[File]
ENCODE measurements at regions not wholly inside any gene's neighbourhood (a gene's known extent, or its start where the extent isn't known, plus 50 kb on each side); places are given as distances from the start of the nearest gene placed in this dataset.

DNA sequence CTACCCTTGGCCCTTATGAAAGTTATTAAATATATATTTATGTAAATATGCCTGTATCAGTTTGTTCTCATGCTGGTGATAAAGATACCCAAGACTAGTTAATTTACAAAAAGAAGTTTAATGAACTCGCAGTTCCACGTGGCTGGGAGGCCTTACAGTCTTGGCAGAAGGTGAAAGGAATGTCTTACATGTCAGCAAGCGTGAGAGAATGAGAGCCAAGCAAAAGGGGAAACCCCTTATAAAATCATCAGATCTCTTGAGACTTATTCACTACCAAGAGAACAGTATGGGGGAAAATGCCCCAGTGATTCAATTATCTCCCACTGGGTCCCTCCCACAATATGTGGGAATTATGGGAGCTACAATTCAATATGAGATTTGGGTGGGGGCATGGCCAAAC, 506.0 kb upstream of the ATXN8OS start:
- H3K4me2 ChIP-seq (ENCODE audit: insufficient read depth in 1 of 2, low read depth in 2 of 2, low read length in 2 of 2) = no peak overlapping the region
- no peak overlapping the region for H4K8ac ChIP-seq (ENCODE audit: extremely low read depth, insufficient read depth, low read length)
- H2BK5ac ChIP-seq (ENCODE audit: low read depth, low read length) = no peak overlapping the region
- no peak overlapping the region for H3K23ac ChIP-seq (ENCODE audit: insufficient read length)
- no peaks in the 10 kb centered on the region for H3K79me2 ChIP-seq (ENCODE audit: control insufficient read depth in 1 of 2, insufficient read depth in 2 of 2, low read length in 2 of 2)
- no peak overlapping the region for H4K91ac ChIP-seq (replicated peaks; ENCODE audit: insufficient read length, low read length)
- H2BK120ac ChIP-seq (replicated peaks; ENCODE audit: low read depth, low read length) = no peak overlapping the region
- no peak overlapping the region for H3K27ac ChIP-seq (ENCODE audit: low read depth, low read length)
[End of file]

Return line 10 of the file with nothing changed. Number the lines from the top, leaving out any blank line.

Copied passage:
- no peak overlapping the region for H3K27ac ChIP-seq (ENCODE audit: low read depth, low read length)